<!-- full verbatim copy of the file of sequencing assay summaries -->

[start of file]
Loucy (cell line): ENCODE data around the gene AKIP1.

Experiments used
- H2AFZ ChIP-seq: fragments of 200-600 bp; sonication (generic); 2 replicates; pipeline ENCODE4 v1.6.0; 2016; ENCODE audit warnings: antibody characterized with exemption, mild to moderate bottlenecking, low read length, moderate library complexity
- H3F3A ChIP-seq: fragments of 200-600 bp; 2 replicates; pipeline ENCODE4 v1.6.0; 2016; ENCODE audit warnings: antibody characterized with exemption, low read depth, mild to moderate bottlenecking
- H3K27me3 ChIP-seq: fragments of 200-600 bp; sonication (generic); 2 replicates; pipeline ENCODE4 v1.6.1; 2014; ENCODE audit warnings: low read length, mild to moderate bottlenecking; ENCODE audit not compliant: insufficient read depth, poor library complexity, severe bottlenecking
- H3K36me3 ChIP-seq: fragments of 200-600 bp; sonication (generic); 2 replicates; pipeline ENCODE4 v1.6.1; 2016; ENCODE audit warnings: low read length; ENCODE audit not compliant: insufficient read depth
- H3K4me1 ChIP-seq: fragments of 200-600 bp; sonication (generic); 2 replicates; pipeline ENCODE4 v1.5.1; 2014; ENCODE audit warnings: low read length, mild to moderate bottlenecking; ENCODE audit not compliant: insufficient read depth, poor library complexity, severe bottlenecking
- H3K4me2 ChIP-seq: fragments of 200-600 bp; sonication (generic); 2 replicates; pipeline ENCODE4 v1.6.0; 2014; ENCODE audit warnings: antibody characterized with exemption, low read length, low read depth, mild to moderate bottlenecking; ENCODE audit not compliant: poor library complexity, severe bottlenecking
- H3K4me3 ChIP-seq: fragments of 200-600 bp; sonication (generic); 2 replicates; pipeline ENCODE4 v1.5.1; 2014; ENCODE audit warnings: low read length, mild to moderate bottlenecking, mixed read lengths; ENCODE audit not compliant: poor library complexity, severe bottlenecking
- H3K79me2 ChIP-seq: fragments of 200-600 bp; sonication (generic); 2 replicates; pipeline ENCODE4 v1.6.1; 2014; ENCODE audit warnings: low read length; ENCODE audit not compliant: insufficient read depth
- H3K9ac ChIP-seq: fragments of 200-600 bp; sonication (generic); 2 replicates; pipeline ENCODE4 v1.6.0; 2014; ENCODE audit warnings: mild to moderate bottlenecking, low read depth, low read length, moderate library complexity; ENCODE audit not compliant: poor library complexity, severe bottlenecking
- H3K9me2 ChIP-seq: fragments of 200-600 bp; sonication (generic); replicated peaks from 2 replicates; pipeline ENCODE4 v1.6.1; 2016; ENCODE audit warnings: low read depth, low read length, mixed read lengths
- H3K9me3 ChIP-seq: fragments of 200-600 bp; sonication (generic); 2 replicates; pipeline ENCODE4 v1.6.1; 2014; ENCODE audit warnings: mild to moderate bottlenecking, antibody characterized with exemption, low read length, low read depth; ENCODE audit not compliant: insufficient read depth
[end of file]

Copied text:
Loucy (cell line): ENCODE data around the gene AKIP1.

Experiments used
- H2AFZ ChIP-seq: fragments of 200-600 bp; sonication (generic); 2 replicates; pipeline ENCODE4 v1.6.0; 2016; ENCODE audit warnings: antibody characterized with exemption, mild to moderate bottlenecking, low read length, moderate library complexity
- H3F3A ChIP-seq: fragments of 200-600 bp; 2 replicates; pipeline ENCODE4 v1.6.0; 2016; ENCODE audit warnings: antibody characterized with exemption, low read depth, mild to moderate bottlenecking
- H3K27me3 ChIP-seq: fragments of 200-600 bp; sonication (generic); 2 replicates; pipeline ENCODE4 v1.6.1; 2014; ENCODE audit warnings: low read length, mild to moderate bottlenecking; ENCODE audit not compliant: insufficient read depth, poor library complexity, severe bottlenecking
- H3K36me3 ChIP-seq: fragments of 200-600 bp; sonication (generic); 2 replicates; pipeline ENCODE4 v1.6.1; 2016; ENCODE audit warnings: low read length; ENCODE audit not compliant: insufficient read depth
- H3K4me1 ChIP-seq: fragments of 200-600 bp; sonication (generic); 2 replicates; pipeline ENCODE4 v1.5.1; 2014; ENCODE audit warnings: low read length, mild to moderate bottlenecking; ENCODE audit not compliant: insufficient read depth, poor library complexity, severe bottlenecking
- H3K4me2 ChIP-seq: fragments of 200-600 bp; sonication (generic); 2 replicates; pipeline ENCODE4 v1.6.0; 2014; ENCODE audit warnings: antibody characterized with exemption, low read length, low read depth, mild to moderate bottlenecking; ENCODE audit not compliant: poor library complexity, severe bottlenecking
- H3K4me3 ChIP-seq: fragments of 200-600 bp; sonication (generic); 2 replicates; pipeline ENCODE4 v1.5.1; 2014; ENCODE audit warnings: low read length, mild to moderate bottlenecking, mixed read lengths; ENCODE audit not compliant: poor library complexity, severe bottlenecking
- H3K79me2 ChIP-seq: fragments of 200-600 bp; sonication (generic); 2 replicates; pipeline ENCODE4 v1.6.1; 2014; ENCODE audit warnings: low read length; ENCODE audit not compliant: insufficient read depth
- H3K9ac ChIP-seq: fragments of 200-600 bp; sonication (generic); 2 replicates; pipeline ENCODE4 v1.6.0; 2014; ENCODE audit warnings: mild to moderate bottlenecking, low read depth, low read length, moderate library complexity; ENCODE audit not compliant: poor library complexity, severe bottlenecking
- H3K9me2 ChIP-seq: fragments of 200-600 bp; sonication (generic); replicated peaks from 2 replicates; pipeline ENCODE4 v1.6.1; 2016; ENCODE audit warnings: low read depth, low read length, mixed read lengths
- H3K9me3 ChIP-seq: fragments of 200-600 bp; sonication (generic); 2 replicates; pipeline ENCODE4 v1.6.1; 2014; ENCODE audit warnings: mild to moderate bottlenecking, antibody characterized with exemption, low read length, low read depth; ENCODE audit not compliant: insufficient read depth